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Regulators Paying More Attention to AI in Hiring, Promotions


Companies and their general counsel will soon face more regulators looking into how they hire, evaluate and promote employees when that process uses artificial intelligence.


Anthony Mingione, a labor and employment law partner in the New York office of Blank Rome LLP, discussed the city's legislative efforts to scrutinize AI testing.

He agreed with Friedman that "all roads lead to the employer, and this is implicit in this legislation." The new law, which Mingione said was the first of its type in the U.S., goes into effect Jan. 1.

"Unfortunately, this is not the most clear expression of rulemaking by the city," and many questions remain to be answered, he said. "We hope for a little grace from the [enforcement] agencies. People are trying."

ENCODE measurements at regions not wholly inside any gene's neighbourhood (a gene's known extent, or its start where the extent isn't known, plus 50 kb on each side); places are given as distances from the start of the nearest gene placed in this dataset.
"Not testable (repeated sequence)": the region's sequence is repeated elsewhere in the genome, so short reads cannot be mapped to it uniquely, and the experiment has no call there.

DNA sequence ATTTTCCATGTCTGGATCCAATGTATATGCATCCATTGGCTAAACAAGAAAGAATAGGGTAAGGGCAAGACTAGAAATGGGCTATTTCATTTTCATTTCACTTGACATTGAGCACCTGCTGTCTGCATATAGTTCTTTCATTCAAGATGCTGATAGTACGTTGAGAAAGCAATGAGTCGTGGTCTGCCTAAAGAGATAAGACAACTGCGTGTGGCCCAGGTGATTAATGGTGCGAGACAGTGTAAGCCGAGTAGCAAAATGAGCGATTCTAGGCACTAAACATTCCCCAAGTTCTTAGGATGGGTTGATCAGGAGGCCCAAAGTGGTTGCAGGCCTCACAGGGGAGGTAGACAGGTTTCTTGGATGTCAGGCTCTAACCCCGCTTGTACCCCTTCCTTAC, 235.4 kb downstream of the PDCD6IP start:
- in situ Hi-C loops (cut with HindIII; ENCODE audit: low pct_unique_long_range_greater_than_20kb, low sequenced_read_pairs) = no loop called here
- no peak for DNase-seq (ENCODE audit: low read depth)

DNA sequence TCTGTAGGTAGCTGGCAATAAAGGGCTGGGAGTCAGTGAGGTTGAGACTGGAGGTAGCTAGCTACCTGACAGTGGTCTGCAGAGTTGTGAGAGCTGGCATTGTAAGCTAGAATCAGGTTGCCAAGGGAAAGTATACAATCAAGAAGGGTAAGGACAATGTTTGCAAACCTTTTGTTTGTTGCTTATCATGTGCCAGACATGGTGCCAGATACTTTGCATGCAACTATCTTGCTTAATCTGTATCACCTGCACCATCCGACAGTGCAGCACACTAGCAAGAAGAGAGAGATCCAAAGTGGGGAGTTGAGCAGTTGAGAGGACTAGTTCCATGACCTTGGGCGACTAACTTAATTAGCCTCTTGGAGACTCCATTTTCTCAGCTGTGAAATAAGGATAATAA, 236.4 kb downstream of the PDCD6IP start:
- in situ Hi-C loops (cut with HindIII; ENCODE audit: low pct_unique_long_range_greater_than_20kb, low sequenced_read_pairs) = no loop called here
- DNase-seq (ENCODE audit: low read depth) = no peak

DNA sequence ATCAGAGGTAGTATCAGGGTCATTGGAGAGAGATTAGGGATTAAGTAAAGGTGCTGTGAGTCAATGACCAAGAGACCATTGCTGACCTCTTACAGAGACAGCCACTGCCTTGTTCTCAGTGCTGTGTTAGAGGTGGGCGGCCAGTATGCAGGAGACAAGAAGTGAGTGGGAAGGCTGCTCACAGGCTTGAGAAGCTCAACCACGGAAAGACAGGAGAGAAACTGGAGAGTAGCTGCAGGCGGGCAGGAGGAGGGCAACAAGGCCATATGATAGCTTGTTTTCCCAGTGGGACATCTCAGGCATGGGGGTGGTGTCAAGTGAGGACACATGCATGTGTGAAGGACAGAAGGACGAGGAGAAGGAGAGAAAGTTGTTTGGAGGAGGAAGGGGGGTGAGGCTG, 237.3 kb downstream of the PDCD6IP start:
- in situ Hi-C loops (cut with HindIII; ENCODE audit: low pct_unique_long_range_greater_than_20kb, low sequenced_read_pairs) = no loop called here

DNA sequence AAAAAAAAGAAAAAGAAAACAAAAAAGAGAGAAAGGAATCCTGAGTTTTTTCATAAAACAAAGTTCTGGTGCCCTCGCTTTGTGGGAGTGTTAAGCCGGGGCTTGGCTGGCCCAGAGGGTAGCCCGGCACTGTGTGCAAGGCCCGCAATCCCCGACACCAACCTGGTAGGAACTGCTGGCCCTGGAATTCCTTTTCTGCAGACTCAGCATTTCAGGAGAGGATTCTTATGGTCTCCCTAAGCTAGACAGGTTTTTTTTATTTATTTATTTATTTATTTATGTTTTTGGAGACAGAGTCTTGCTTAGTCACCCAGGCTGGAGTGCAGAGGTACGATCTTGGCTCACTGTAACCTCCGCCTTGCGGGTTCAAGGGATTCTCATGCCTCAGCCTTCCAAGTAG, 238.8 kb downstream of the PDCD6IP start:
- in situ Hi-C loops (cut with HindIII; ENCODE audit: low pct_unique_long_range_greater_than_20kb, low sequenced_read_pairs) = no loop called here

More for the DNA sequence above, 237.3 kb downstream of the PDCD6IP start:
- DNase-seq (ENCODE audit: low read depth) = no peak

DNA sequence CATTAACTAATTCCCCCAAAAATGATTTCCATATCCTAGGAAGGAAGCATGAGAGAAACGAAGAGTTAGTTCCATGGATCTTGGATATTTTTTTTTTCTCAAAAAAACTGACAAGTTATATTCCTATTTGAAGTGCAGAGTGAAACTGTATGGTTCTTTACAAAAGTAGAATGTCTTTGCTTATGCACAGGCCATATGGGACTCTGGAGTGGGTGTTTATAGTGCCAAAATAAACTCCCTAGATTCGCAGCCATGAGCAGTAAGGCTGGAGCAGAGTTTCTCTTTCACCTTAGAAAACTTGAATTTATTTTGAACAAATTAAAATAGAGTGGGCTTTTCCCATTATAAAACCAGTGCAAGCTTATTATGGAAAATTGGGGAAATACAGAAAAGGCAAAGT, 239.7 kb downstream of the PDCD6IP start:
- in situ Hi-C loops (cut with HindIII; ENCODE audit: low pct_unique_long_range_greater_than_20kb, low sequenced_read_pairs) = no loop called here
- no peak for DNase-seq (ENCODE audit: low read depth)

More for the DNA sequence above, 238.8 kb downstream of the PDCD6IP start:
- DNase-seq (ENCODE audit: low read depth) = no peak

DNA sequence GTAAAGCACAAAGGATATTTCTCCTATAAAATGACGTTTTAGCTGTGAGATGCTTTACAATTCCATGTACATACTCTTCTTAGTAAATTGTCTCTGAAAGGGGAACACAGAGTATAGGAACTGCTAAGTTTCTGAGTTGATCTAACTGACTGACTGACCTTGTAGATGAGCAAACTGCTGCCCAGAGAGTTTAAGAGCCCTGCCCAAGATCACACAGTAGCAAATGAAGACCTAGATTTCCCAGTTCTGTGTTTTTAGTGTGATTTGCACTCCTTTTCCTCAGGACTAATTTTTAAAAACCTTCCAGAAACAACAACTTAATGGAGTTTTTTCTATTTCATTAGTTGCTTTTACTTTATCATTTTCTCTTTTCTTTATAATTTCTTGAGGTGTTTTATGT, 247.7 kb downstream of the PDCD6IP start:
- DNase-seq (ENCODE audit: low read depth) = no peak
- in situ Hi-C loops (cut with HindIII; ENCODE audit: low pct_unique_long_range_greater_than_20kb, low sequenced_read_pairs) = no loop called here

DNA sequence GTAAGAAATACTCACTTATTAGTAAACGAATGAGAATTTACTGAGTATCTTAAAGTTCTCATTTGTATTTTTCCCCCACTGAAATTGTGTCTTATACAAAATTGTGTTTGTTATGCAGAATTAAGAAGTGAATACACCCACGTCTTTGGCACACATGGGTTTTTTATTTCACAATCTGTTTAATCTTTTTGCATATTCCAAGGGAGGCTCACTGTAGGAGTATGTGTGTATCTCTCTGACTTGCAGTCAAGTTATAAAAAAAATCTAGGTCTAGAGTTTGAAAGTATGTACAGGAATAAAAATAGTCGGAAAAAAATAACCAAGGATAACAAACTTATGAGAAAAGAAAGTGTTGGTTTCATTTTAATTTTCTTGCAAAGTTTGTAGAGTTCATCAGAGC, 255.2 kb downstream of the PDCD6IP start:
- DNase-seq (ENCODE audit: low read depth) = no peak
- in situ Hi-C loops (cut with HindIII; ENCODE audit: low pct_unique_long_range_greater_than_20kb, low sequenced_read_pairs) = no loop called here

Under the law, New York City employers that use "automated decision employment tools" must provide notice to the applicants and conduct independent bias tests of their process. The law will be overseen by the city's Department of Consumer and Worker Protection.

Department regulations require such tools to undergo a bias audit each year, and the results have to be summarized and made publicly available, Mingione said.

"We commonly refer to it as providing the evidence for a lawsuit against the employer," he joked.

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"Regulators Paying More Attention to AI in Hiring, Promotions," by Sue Reisinger was published in Law360 on November 22, 2022.